Michael Woodward Helps Black Boys Find the Right Role Model in His New Book
When you think of education and the African American community, you ponder how important it is to mesh the two together. Being from the low-income areas of Miami, FL, and Atlanta, GA, Michael Woodward knows the importance of being a Black man that pushes the limits of education. From the influential sternness of his father to the aggressive and fierce motivation from his mother, Woodard became a successful educator. With his new novel King Monte: Are You My P.E. Teacher, Woodard explores the beautiful image of a young Black boy illustrated on a front cover. The content of the novel is inspiring and well written for all to relate to.
Being from the Miami and the Atlanta area, I know you’ve seen a lot when it comes to poverty and injustice. What in particular about your upbringing inspired you to create this book?
I grew up in Miami until the eighth grade. After that, I moved to Atlanta to follow my father. He was big on being a part of my life and wanted to make sure I was following in the right direction. My mom did an amazing job raising me to become a man, but it was my father who always reminded me of how thankful I was to have him in my life. When I would come and talk to my father about other kids in school and how they behaved, he would ask me questions such as “do they have a father in their home?” Most kids I knew were being raised by single parents, so growing up in low-income communities in Atlanta and Miami I saw it and it connected me. When I got to college it all became full circle for me and helped me to see that It’s an epidemic. It’s an understanding that 43% of America comes from fatherless homes. It was nothing for me to charge myself with saying that something had to be done. This is how the book came to life.
As a Teach for America teacher, what was the greatest lesson you learned about yourself while in that role?
Leave your pride at the door! I will admit, I came in a little cocky because of the internship experience and I’d been teaching for a few summers leading up to Teach for America. I fell quickly from that high horse (laughs). I spent a lot of time questioning myself and questioning God wondering if I was on the right track in life. It took a lot of tears, reflection and praying. It was when I learned to swallow my pride and stop challenging people of authority who were better than me, that I realized my fallings and my shortcomings. I realized things I could be better at. Once I invested in that opportunity to become a better man and educator, that’s when I started to excel and win.
What’s your favorite thing about your book and why?
My favorite thing about my book is holding it. For me, it’s looking at the book and its illustration that awes me. I got this beautiful, phenomenal illustrator that helped me come up with this concept and I love it. The content is amazing for sure, but the identity of a young African American male on the cover of a book is something I didn’t see when I was coming up. I knew that I had to find a way to let these young black boys see themselves on a book cover. Back when I was a third-grade teacher in Las Vegas, we focused on reading. Unfortunately, when I first started teaching, I didn’t have the funds for a library in my classroom, so we always grabbed our stuff and went to the library. What broke my heart is that the black boys in my class sat in the corner and acted like they didn’t want to be there. It took a lot of relationship-building to get to the meat of why. These particular kids didn’t want to read the typical fiction books about Junie B. Jones and Huckleberry Fin. They didn’t understand that family dynamic. So, it was my duty to create something they could relate to.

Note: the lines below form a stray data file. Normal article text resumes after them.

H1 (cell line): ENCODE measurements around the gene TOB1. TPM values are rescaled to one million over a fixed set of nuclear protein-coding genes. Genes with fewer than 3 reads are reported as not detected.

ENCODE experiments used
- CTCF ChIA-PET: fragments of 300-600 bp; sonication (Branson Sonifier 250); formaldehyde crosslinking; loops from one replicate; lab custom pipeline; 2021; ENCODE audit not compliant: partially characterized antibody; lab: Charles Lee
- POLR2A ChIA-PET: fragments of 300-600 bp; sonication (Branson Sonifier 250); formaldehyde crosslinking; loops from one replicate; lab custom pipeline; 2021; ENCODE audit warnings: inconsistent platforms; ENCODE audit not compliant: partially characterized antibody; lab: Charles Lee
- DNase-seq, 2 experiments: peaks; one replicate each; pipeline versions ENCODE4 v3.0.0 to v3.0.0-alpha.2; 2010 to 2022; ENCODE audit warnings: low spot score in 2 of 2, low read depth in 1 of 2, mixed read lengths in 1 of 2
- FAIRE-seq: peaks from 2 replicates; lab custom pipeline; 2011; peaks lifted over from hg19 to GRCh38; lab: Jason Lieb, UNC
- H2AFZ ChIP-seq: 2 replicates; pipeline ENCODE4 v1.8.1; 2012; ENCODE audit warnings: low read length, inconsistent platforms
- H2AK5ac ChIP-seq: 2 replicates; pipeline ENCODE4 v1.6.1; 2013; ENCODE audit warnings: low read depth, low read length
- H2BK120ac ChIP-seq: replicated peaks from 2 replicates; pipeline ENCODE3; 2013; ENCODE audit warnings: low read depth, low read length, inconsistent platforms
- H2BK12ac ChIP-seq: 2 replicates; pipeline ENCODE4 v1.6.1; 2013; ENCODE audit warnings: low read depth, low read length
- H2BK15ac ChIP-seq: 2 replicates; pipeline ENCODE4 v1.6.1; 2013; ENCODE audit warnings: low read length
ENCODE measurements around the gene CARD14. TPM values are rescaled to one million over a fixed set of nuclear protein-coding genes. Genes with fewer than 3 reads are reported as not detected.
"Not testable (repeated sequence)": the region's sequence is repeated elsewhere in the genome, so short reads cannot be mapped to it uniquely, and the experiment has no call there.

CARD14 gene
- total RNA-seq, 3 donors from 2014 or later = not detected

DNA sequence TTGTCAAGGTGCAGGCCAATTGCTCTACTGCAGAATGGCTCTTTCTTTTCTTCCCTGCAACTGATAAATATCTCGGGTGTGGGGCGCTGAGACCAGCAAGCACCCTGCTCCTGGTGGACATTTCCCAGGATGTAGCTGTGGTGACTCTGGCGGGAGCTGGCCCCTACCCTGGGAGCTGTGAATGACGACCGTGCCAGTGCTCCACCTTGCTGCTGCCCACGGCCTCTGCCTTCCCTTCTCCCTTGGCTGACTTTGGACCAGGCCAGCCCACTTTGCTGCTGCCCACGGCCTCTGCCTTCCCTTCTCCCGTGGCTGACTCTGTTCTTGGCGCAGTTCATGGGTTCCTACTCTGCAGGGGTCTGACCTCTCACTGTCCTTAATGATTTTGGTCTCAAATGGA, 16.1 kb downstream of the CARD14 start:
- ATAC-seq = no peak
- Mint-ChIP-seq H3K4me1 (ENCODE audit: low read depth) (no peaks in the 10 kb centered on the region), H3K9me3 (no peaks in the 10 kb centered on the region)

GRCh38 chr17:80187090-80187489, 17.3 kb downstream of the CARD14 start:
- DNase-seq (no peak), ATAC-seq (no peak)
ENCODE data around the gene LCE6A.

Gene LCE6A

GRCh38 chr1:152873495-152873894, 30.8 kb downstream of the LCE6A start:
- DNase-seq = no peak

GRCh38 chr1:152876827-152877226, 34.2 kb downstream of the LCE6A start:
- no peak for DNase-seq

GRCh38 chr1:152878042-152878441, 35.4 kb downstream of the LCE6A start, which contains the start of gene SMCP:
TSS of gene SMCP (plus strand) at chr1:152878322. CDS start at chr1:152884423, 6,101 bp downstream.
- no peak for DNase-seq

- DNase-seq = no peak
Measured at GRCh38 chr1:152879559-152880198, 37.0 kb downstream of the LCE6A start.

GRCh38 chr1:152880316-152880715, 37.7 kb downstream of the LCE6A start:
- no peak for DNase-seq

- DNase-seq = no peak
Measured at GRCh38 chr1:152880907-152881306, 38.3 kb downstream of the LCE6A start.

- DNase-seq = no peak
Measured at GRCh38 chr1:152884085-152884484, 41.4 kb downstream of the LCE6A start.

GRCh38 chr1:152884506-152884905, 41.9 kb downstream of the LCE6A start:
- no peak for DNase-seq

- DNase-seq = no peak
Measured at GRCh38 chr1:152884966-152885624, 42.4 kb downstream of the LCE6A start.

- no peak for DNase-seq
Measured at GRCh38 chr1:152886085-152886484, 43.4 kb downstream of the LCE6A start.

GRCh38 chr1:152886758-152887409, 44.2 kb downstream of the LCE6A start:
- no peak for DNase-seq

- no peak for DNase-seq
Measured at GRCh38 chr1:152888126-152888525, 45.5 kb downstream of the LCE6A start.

If you could speak back to your younger self, what would you tell that young Black boy?
I would tell him to keep trying and to keep his head up. Not everyone is going to believe in what you stand for. Sometimes, you’ve got to just show people. I’d tell that young man to not hold back and to be fierce. My mom always told me “young man you’ve got to be assertive.” You’ve got to ask for what you want, tell people what you want, and stand for what you want. That hit me so hard because it’s such a simple lesson that I’ve always kept in the back of my mind.
As Black man, what did it mean for you to get your education? Why do you feel education is so important when some people feel like it’s a waste of time?
Its such a back and forth. When I think about my family and people I’ve interacted with, there are a lot of them who don’t have a college education, and they make more than me (laughs). It always humbles me to look back and think about my faith in my education and myself. I understand that education is what separates and defines me. I had to take care of business and gain credibility. What I’ve been through in life is a testament to my hard work. When I talk about college, it’s about the experience. It’s about falling and getting up. It’s about going through things and getting better at them. My dad made me go to classes with him and sit in with professors when I was younger. He planted that seed. So, when I think about the importance of education, I think about the discipline and knowing that it’s others first and then you. It means the world to me.
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